Compared: dual-core x64 CPUs...

Discussion in 'Windows 64bit' started by Randy, Jun 25, 2005.

  1. Randy

    Randy Guest

    http://www.tomshardware.com/cpu/20050603/index.html (updated 06/24/05)

    A few points worth noting [with my anotations]:

    "When multiple applications are running, the clear conclusion is that the
    Intel Pentium 840 Extreme Edition is superior to the AMD Athlon 64 X2 4800+.
    This result attained by Intel's dual-core processor is particularly
    attributable to hyperthreading (HT) - the division of the two cores into
    four virtual CPU units."

    "We got a different picture, however, when we ran single applications on
    each system. Here, the AMD system performed distinctly better (by just about
    30% on average) compared to the Intel system."

    "With our tests so far, it seems that hyperthreading is better than having
    separate CPUs at distributing and balancing the load on the overall
    processor(s)."

    [I'd like to see the comparable results for Xeon v. Opteron...]

    "Stability is an important topic for professional-level situations, and
    there were some surprises in this respect: with the Intel system, three
    motherboards with the nForce SLI chipset turned out to be problematic. There
    were several crashes, and in one case the voltage regulator even burned out.

    The only thing that could help stabilize the system was to combine the Intel
    CPU with the Intel chipset, which then of course rules out a SLI graphics
    configuration."

    [And thus (at least part of) AMD's gaming dominance.]

    "AMD uses up to 30% less energy than its competitor, which is supported by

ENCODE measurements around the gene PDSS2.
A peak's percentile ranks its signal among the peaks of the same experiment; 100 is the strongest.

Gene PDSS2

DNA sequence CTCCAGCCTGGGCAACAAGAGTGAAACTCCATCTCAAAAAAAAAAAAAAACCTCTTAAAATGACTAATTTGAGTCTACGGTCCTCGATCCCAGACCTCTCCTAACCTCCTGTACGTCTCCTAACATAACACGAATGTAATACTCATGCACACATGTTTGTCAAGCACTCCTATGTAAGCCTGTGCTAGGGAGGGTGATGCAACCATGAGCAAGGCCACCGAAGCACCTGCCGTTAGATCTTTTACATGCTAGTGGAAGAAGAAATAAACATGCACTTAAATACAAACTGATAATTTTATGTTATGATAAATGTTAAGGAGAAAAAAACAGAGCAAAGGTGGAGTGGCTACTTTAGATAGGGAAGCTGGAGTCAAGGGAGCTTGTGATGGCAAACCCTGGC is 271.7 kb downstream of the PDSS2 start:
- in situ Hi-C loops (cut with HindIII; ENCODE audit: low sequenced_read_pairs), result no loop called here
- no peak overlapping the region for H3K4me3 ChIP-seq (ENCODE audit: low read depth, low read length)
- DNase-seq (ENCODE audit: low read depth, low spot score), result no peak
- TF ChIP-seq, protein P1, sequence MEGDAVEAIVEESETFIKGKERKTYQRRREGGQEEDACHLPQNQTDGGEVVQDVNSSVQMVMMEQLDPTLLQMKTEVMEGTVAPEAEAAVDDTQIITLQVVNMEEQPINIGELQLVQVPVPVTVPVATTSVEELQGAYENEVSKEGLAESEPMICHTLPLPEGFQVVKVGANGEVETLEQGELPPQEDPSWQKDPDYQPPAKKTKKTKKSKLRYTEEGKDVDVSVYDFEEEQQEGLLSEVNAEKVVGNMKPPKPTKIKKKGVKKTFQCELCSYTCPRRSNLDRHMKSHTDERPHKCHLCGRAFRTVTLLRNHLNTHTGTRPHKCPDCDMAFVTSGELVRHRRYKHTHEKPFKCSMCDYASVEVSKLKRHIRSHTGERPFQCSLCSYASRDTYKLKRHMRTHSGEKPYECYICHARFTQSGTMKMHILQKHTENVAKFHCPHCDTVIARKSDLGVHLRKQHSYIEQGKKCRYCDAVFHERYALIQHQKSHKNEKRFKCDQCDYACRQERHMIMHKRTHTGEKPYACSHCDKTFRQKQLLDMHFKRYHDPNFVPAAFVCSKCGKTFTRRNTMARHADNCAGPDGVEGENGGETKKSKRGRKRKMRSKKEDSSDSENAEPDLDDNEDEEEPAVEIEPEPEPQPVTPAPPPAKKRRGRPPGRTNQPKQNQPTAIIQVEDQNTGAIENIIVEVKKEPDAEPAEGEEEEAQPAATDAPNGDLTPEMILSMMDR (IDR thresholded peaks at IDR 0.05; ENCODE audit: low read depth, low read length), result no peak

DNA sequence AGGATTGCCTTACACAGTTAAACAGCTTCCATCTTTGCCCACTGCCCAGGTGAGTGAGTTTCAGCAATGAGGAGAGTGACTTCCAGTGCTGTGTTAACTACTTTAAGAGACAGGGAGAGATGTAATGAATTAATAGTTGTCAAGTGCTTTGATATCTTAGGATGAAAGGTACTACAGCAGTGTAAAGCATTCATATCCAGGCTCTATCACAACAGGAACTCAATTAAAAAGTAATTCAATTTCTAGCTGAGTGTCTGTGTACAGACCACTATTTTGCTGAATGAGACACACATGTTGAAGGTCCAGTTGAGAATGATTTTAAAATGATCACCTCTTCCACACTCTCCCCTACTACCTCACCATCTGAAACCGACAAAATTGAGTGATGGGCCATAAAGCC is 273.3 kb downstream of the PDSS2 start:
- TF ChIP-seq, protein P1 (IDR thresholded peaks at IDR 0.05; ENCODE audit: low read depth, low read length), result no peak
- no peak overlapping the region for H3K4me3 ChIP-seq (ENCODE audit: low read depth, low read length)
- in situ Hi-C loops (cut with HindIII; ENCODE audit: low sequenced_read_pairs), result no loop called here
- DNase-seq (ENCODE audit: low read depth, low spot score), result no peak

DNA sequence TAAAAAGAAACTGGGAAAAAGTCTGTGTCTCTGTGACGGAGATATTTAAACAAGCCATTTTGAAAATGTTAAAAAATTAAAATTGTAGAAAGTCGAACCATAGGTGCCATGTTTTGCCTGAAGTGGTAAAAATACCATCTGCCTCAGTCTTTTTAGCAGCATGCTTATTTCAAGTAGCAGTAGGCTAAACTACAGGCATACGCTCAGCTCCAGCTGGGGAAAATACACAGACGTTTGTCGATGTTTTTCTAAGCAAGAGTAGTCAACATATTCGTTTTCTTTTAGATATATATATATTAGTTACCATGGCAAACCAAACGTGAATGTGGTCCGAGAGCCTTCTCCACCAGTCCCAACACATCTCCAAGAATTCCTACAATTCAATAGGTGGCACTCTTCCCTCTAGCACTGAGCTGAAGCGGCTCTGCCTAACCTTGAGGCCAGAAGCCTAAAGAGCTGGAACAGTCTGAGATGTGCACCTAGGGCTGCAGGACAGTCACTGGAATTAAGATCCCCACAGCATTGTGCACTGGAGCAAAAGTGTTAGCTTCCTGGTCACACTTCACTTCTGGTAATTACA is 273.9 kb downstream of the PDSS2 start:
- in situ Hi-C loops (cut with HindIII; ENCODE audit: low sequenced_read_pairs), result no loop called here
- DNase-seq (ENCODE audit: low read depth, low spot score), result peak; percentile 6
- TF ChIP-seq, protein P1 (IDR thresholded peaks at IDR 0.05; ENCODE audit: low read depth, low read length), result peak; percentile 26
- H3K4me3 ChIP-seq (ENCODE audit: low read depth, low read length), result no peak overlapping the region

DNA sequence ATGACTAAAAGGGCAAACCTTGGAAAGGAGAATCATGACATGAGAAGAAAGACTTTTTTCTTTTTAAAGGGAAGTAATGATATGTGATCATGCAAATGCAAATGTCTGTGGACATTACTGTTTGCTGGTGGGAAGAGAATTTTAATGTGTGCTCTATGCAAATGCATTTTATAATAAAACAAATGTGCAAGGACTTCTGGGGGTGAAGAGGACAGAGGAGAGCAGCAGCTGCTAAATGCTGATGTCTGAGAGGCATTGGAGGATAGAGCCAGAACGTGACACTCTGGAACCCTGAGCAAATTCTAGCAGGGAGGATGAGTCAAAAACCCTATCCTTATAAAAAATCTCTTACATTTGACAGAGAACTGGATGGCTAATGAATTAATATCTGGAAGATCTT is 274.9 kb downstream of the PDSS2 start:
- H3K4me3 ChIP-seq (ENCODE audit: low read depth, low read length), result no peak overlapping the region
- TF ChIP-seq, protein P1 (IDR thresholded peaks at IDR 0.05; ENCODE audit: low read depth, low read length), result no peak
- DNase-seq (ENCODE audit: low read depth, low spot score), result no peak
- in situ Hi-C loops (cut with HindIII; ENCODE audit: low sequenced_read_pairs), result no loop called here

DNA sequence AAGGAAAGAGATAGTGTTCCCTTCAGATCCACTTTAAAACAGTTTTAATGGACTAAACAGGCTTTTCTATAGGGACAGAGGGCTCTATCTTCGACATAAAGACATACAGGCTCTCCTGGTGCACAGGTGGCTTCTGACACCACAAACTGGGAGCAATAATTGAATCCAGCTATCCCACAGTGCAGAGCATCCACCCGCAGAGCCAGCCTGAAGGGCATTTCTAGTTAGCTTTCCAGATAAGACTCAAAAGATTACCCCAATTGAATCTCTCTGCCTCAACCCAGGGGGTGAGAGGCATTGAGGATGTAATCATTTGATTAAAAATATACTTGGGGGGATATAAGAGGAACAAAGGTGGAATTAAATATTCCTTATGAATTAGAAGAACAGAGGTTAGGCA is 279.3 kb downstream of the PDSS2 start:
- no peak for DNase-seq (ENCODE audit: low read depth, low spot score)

our extensive investigations."

    "AMD's dual core systems are more reliable at this point in time, at least
    when we put the final AMD product up against the pre-release Intel products
    that we used."

    -----------

    Both are still *way* too expensive for my taste just yet. Just give me a
    dual Xeon (single core).

    I have to say the AMD's stability impresses me, but then the Intel wasn't a
    true production chip. What surprises me is the AMD's lack of strength in
    multitasking, which is the reason I'd want a dual-core to begin with. And
    I'm surprised hyperthreading would be better at multitasking than two true
    CPUs (or two cores on one processor).

    Overall, for multitasking business apps and video conversions, I'm sticking
    to my guns with an all-Intel system. But if I were a gamer, I'd stick with a
    single-core Athlon.

    Toms chooses Intel for business as well (without a strong reason why
    vis-a-vis the test results), but considering the costs savings initially and
    with electrical use, I might lean toward using AMDs in an office setting
    instead, except in situations where multi-tasking is the dominant use.

    Pretty good article, a definite must-read.
     
    Randy, Jun 25, 2005
    #1
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  2. "Randy" <> wrote in message
    news:...
    > http://www.tomshardware.com/cpu/20050603/index.html (updated 06/24/05)
    >
    > A few points worth noting [with my anotations]:
    >
    > "When multiple applications are running, the clear conclusion is that the
    > Intel Pentium 840 Extreme Edition is superior to the AMD Athlon 64 X2
    > 4800+.
    > This result attained by Intel's dual-core processor is particularly
    > attributable to hyperthreading (HT) - the division of the two cores into
    > four virtual CPU units."
    >
    > "We got a different picture, however, when we ran single applications on
    > each system. Here, the AMD system performed distinctly better (by just
    > about
    > 30% on average) compared to the Intel system."
    >
    > "With our tests so far, it seems that hyperthreading is better than having
    > separate CPUs at distributing and balancing the load on the overall
    > processor(s)."